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Authors: Lili Wright

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BOOK: Dancing with the Tiger
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four
ANNA

Anna drove fast. Windows open despite the cold. Bare trees, stone walls, classic rock on the radio. Every song reminded her of slow dancing in somebody's basement. She was not loved. She was not lovable. Both were her fault.

The plan was to go home and see her father in Connecticut. Away from the city, she'd regroup, the polite euphemism for figuring out what the hell to do next. She'd have to tell her father she'd changed her mind and needed the money after all. Find out when it was coming, and how much. She'd leave David, move out. Cancel the wedding. Cancel the honeymoon. No moon. No honey. What an idiot she'd been to become so dependent, a fat tick on a dog.

She sipped Jose Cuervo from a dirty coffee cup. Its vomitlike aftertaste coated her nostrils. Exhaustion blanketed her cheekbones. She'd hardly slept. After her exquisite departure in her black-cat dress, she'd
spent the night on her yoga friend Harmonica's futon, working a bottle of chardonnay, weeping, checking her phone for messages, wondering if David was devastated or relieved. How had she missed the signs? There was that night, post-Chinese, when he'd said:
I don't feel close to you.
She'd been sitting right next to him and joked:
How much closer can I get?
Apparently, his new assistant, Clarissa, got really close. Apparently,
many
women enjoyed getting close to David's video camera. Who did he think he was—Andy Warhol?

She should have skipped the nap. She'd always hated naps, the way they sucked the life out of you, but she'd wanted to be fresh for David's opening, ready to put on a brave face. If “schadenfreude” was the word for taking pleasure in another's pain, what was the word for resenting a loved one's success? Pettiness. No, treason. Of course, she hoped David's show would light up the art world. She wanted that for him, but even more, she wanted that for herself—and her father.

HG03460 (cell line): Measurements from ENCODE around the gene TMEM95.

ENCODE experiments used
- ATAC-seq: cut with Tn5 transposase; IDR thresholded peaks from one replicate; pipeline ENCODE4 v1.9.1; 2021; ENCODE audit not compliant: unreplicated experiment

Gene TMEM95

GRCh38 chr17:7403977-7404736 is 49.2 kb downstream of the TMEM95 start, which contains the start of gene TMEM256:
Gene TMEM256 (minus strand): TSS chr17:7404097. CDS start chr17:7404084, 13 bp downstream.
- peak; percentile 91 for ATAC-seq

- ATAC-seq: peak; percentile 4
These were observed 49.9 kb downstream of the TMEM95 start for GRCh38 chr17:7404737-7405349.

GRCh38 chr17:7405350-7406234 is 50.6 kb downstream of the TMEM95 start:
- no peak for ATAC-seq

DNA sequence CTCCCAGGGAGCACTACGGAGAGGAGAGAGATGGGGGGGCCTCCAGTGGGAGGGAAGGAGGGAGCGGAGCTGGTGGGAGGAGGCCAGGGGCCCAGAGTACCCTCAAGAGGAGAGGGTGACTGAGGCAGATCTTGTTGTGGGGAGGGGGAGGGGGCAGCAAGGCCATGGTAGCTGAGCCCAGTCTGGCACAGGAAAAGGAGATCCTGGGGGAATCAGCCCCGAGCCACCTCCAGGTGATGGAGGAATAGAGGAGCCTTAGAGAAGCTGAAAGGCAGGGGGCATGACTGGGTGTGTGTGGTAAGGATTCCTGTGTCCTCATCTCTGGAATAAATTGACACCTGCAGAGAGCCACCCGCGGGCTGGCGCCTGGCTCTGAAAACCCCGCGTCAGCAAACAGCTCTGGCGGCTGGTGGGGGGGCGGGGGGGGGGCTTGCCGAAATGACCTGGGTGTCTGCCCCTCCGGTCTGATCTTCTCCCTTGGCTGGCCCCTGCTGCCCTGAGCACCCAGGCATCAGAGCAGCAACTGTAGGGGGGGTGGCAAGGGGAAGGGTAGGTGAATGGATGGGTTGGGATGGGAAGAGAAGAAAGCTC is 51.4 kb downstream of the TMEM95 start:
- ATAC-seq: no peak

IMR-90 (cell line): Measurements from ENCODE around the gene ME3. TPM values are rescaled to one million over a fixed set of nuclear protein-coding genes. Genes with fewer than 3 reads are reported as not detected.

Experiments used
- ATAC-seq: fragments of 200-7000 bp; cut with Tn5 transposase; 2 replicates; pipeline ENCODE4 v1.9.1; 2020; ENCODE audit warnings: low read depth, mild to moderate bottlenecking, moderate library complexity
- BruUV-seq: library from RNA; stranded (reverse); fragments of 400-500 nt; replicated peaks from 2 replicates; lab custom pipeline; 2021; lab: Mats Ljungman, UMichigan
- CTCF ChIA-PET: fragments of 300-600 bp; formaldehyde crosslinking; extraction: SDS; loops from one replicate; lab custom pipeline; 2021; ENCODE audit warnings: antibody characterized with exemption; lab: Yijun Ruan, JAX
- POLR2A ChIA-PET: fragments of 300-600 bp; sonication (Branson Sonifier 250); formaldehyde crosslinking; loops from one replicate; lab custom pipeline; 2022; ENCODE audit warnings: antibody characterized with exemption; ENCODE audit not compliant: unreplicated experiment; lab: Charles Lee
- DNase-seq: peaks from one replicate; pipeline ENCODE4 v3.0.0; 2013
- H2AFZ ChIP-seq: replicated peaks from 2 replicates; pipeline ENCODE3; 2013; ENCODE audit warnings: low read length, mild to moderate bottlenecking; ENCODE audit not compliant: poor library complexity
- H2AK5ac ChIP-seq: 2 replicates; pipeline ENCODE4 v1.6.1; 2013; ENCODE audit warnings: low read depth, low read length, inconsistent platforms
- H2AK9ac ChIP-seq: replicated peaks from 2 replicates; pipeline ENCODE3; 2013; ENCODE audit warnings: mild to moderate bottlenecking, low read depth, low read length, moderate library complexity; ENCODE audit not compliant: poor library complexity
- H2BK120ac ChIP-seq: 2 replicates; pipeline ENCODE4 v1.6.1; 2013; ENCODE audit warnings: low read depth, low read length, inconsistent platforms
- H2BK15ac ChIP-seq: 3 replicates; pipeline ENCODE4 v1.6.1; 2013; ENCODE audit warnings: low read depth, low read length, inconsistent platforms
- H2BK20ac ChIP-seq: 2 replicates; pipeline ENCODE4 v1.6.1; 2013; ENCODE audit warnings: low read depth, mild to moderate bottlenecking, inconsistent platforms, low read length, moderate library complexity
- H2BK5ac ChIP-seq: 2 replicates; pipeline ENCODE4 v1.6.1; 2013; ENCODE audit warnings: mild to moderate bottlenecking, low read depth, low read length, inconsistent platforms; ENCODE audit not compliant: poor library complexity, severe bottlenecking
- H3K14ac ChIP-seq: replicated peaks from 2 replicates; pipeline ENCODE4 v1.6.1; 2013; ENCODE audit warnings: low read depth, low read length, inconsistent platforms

The guest room had been spotless when Anna slipped into the sheets. Monogrammed. DOF. David Oliver Flackston. A present from his mother. The narrowness of the single bed comforted her, like she was a visitor in her own life. An hour later, she woke, stretched her legs, fished up something soft buried at the foot of the bed. Tan and lacy, a mouse of silk.
This was not her underwear.
These beige, nude, sand, camel, fawn, biscuit, buff, ecru bikini panties with peekaboo lace on either hip could have belonged to David's skinny younger sister, only he didn't have one. A guest, perhaps.
What guest?
It was the kind of skimpy underwear Anna wore when she slept with men she barely knew. Underwear she wore before David.

Into his closet she stalked, swatting hanging shirts, digging through drawers, looking for what? A business card? More lingerie? Who walks out of an apartment without underwear?

David's laptop sat close-lipped on his desk. Anna opened the top drawer, where a dozen typed passwords had been taped for safekeeping. Google user name:
DFlackston
. Password:
Plastic
. She had never done this before.

His in-box was bland, a million urgent e-mails about the opening. The “Personal” file had notes from his mother. The “Taxes” file? Dry stuff. “Insurance?”
Insurance!